Real Reading Rainbow

Libraries rule. According to recent studies libraries rate higher than religious institutions, according to public surveys, in their usefulness to society. From the lost library of Alexandria of yore to the local Carnegie, libraries have been the repositories of information almost from the beginning of civilization itself. Last week the American Library Association, according to an article forwarded to me by my wife, and the Banned Books Week planning committee, announced a theme for this year’s recognition of the books various groups (many of them religious) tell us we shouldn’t read. Banned Book Week, of course, falls in September. It might seem strange that planning has to go into this, but the banning of books has never ceased and the list grows year by year. I recently mentioned John Green, one of the authors who frequently appears on banned lists for children. In an age when encouragement to read should be running high, we hide behind platitudes to keep our eyes toward a predetermined prize. Among the reasons frequently given for banning a book: its religious outlook. I.e., the “wrong” one.

IMG_0324

I often wonder why we think sheltering children who are old enough to read from the collective knowledge of the human race does them any favors. Our culture so successfully removes us from nature that we don’t experience the “facts of life” that our ancestors no doubt noticed early and often. Violence, sex, drugs, and death, however, haven’t become any less common. They are only hidden until their knowledge hits with often catastrophic force, leading to neuroses about how unsafe our world really is. A function of story, if neurologists are to be believed, is to help us navigate the many trials we’ll encounter by seeing how others have done it before. I don’t doubt that there is age-appropriate material for children, but they understand a lot more than adults like to think they do. In my teaching days I was always amazed at how much undergraduates knew that I was only beginning to discover as a professor. Books seem a good way to introduce knowledge appropriately.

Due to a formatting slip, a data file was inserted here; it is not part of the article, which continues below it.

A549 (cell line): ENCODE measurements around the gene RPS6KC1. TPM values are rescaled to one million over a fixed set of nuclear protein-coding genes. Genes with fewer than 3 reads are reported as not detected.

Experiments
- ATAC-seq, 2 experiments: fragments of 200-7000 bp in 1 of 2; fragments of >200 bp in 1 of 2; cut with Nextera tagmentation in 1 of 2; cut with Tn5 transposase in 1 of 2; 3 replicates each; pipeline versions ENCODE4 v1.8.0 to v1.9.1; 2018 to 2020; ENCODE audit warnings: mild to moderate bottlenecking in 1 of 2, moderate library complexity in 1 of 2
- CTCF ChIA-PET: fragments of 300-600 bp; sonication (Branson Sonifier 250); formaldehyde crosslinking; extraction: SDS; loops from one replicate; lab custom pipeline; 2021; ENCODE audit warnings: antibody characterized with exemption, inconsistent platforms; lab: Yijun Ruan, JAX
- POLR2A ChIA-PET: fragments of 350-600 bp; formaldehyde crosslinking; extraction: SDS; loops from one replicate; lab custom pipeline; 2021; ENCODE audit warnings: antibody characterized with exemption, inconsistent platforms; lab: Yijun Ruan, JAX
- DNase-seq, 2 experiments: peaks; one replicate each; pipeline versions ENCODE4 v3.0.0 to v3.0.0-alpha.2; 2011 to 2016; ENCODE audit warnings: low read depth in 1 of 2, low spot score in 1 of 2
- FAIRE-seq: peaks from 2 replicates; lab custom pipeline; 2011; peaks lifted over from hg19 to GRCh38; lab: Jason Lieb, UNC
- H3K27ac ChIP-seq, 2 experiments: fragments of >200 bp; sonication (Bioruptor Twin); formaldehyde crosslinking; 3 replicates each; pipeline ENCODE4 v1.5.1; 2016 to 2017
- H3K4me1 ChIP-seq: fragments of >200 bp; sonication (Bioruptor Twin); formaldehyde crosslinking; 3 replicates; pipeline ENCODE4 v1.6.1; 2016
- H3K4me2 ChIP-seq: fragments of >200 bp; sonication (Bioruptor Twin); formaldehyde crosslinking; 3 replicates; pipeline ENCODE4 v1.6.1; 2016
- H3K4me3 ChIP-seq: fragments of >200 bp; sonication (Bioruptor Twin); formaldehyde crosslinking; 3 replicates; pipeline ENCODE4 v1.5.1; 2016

The internet, of course, gives access to unvetted knowledge to anyone with access to a computer or phone. Published books, it used to be, had the added value of passing through editorial hands on their way to public presentation. A funny thing happened on the way to the library. We’ve democratized the writing of books through self-publishing, but we’ve not yet ceased to ban them. Perhaps the real way to protect our children is to listen to them. We seem to think telling is better than hearing, although the flow of knowledge can go both ways. Instead of banning books for our young we might all benefit from opening of our own minds.

Ban Ban Go Away

I always seem to discover banned book week in retrospect. With the insane amount of time put into getting to and from work, and actually working, my daily bus ride is my main vehicle (literally) for reading. For eating forbidden fruit. Historically speaking, the first literature was religious literature. Much of it, if anybody bothered to read it, would end up on banned book lists, I’m sure. The Bible is granted a special amnesty, given its reputation as a divinely penned parchment, but it too has its share of unseemly topics. Sex is there almost from the beginning. Violence too. We could go further, but sex and violence are usually sufficient to land a book on the list. And the choices are always so period specific. Catcher in the Rye seems downright tame in the new millennium (or, indeed, Kate Chopin’s The Awakening), and yet we still find new books to condemn. I wonder if such books aren’t forming a new kind of scripture.

There was a time when religion challenged social convention rather than championed it. Religions have been co-opted and domesticated by political interests. Can you imagine the man who overturned money-changers’ tables in the temple on the floor of the stock exchange? We have quantified everything, even—especially—human beings. That which can be quantified can be measured and that which can be measured can be sold. Religions, but only those upholding the status quo, grease those wheels nicely. If we had a chance to know religious founders personally, I suspect we would have found banned books in their libraries. Ideas can be dangerous things.

Despite my generally kind words on this blog, I do read books that I don’t like from time to time. I would never challenge the right of the author to express his or her ideas, nor the publishers (no matter how misguided I think them) for promoting them. I am not the one to quantify. Looking over the American Library Association’s list of banned and frequently challenged books, however, I realize that my fiction-reading hours would be slim indeed. We tend not to ban non-fiction, challenging though it may be. It is the imagination that offends. Such is the power of fiction. Last week was banned book week. Time to look over the list of latest condemned editions to find what to read this week. I am always looking for future scriptures.

The usual suspects...

The usual suspects…